"sorrowful," early 15c., from French triste (10c.), from Latin tristis "sad, sorrowful, gloomy. " Formerly nativized, since late 18c. treated as a French word in English and often spelled triste.
How doleful, trist, and plangorous would such a sight and pageantry prove unto them?
trist, do you know that Thorold has nearly paid off father's debts?
She complained of the petit format of your letter, and Mrs. trist of no letter.
Bereft of its stormy impetuosity it is as trist as her thoughts.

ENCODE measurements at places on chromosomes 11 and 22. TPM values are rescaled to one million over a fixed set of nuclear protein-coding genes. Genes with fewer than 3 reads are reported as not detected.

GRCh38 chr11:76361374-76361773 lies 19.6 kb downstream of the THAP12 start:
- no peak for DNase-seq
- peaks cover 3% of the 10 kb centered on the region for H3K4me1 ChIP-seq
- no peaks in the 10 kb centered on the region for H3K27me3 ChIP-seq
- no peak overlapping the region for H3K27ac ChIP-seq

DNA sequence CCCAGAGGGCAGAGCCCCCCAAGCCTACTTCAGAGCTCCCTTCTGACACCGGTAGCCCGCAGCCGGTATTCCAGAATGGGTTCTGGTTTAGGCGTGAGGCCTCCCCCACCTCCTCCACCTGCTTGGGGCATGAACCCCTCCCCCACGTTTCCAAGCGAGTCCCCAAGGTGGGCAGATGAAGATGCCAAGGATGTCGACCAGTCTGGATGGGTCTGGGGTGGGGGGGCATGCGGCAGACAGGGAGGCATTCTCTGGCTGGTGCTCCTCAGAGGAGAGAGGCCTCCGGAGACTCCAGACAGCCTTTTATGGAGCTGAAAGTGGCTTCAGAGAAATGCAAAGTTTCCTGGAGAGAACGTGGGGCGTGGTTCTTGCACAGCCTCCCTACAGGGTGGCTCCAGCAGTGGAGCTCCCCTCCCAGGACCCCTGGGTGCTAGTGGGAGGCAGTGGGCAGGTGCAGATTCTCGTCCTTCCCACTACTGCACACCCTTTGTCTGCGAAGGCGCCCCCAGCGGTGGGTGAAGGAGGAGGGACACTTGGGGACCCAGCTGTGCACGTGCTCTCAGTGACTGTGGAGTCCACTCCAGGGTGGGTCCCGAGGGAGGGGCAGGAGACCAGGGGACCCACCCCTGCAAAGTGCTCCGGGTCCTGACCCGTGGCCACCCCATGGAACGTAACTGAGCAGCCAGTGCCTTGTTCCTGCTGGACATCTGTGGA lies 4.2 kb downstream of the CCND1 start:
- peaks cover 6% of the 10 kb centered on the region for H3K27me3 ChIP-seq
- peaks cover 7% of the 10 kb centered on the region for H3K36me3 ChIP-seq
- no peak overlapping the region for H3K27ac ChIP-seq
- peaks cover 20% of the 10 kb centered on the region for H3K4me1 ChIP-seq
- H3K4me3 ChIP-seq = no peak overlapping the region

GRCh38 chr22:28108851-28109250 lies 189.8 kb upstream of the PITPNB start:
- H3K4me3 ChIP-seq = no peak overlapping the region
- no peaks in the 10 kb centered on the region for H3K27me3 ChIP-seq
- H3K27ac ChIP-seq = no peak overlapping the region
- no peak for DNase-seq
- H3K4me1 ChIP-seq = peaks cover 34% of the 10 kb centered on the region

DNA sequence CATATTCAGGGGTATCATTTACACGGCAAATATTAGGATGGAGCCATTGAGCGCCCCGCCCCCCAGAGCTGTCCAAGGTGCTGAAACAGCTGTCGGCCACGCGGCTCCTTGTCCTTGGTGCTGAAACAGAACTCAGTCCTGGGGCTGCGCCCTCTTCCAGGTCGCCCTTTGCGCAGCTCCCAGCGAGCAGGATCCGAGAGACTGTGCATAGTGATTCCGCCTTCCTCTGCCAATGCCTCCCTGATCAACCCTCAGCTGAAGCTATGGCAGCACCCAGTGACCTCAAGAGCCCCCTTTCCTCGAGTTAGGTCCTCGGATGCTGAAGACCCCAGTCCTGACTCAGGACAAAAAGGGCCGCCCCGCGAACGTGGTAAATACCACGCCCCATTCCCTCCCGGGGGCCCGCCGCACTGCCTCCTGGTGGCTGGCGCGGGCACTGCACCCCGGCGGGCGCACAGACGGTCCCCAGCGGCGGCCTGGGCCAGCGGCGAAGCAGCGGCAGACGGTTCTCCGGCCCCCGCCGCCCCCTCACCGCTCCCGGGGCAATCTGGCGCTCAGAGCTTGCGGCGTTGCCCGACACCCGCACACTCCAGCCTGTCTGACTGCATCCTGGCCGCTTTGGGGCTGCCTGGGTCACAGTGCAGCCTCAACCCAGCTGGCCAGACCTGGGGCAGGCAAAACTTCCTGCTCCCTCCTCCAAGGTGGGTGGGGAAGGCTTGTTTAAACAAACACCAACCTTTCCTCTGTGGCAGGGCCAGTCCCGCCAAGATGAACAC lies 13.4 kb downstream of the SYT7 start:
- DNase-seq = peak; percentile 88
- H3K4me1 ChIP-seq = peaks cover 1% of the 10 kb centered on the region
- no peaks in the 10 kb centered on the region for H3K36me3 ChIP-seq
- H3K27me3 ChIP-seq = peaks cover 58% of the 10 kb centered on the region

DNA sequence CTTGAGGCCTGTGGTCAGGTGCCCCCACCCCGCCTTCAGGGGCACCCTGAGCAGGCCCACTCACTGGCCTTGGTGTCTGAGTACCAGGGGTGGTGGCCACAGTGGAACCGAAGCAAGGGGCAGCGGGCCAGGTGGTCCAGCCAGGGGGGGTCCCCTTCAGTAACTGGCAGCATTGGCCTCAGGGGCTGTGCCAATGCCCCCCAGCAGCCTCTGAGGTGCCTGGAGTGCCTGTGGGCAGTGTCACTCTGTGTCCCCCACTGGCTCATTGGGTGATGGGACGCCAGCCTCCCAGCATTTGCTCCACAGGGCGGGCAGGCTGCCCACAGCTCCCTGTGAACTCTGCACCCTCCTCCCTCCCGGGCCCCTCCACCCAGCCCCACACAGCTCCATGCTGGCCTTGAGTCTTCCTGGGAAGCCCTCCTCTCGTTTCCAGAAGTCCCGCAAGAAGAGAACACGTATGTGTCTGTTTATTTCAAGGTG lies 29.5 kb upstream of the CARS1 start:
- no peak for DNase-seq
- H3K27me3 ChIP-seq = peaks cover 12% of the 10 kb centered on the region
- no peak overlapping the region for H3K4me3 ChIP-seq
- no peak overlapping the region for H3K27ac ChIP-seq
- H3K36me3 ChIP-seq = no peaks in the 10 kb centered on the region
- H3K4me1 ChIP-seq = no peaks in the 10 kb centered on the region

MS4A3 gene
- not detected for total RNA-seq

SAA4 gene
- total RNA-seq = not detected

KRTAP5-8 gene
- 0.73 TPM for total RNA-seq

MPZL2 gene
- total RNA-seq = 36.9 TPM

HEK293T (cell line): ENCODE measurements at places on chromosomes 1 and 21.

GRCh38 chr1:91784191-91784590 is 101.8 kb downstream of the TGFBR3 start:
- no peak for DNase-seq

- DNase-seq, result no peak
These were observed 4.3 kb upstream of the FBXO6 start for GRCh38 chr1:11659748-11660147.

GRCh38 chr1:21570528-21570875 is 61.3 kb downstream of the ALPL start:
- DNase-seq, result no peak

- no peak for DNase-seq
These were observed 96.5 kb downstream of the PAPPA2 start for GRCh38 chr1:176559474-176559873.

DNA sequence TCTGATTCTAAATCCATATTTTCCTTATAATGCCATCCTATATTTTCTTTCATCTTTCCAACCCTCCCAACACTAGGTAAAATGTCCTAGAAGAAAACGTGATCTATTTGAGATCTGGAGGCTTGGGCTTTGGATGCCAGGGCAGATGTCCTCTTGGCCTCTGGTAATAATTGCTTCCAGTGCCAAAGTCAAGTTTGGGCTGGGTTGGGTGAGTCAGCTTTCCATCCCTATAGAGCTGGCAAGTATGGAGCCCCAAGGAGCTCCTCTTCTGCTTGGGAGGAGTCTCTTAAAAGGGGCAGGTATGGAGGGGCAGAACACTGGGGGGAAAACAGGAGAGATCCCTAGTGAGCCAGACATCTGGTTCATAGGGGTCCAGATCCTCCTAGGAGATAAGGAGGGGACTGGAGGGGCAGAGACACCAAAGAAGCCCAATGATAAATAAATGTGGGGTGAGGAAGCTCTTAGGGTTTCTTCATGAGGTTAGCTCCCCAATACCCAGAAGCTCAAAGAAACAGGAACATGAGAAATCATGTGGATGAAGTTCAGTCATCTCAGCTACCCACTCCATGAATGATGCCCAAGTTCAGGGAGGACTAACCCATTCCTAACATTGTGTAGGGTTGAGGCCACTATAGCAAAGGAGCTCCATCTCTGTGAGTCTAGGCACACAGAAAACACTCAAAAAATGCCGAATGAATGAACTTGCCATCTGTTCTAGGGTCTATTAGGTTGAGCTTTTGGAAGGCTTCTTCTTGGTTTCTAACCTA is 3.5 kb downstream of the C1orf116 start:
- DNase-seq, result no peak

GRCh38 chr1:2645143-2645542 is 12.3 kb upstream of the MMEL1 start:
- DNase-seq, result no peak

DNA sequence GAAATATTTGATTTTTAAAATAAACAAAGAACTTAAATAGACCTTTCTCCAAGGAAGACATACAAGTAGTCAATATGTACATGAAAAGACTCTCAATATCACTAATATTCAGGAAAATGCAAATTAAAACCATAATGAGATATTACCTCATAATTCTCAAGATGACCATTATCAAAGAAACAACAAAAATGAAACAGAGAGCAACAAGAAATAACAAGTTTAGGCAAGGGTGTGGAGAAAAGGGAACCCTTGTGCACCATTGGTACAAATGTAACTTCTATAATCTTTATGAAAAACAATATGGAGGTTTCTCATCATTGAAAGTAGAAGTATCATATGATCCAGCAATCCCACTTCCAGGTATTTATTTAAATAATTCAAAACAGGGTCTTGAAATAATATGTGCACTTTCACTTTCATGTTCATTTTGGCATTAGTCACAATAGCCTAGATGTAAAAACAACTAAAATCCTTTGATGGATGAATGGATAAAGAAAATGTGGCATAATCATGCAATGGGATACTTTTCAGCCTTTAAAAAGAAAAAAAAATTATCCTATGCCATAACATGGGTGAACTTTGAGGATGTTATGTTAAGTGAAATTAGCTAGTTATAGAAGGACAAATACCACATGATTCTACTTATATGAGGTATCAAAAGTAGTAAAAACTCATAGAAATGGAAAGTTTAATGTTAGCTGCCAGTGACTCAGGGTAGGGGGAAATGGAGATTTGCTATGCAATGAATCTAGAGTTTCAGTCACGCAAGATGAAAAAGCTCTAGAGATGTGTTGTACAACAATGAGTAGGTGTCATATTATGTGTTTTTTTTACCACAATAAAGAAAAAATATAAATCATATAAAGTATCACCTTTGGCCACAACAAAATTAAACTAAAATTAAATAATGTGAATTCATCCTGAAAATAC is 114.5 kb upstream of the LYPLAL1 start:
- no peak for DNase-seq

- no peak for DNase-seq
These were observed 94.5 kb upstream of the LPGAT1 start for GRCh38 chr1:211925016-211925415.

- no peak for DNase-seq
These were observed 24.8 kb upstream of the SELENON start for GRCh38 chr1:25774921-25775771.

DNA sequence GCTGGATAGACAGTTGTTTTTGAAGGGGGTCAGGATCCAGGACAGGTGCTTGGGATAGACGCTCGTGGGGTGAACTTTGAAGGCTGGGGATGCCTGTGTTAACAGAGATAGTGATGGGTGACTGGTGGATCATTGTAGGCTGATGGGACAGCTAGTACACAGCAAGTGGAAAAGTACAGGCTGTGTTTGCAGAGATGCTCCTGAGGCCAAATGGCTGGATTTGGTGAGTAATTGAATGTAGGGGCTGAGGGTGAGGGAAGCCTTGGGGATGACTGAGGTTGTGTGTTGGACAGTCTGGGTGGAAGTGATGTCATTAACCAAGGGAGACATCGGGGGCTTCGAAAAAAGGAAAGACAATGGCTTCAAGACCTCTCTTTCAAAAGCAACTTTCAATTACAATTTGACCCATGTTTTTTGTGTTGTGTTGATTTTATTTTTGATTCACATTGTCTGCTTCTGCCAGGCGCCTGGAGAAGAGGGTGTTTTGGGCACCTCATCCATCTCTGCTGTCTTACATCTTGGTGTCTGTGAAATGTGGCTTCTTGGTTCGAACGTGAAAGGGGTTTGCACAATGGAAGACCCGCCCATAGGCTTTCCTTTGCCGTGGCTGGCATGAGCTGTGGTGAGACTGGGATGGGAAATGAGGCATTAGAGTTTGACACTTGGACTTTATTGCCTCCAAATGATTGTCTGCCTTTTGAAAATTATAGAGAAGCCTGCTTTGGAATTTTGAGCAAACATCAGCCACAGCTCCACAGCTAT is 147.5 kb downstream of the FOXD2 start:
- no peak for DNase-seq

He had with him a government commissioner, trist, who had already made a vain effort to secure peace.
Pillow (Address) attributed to his letter the recall of trist.
Mr. trist had remained at his post, though recalled, and went on with his negotiations.
trist they liked and trusted, yet could not deceive or frighten.
Freaner was regarded by trist as an honest man of unusual sagacity, and he was a strong, sympathetic character.
The proposition was accepted, and trist entered the capital on the 24th, where he remained until September 5.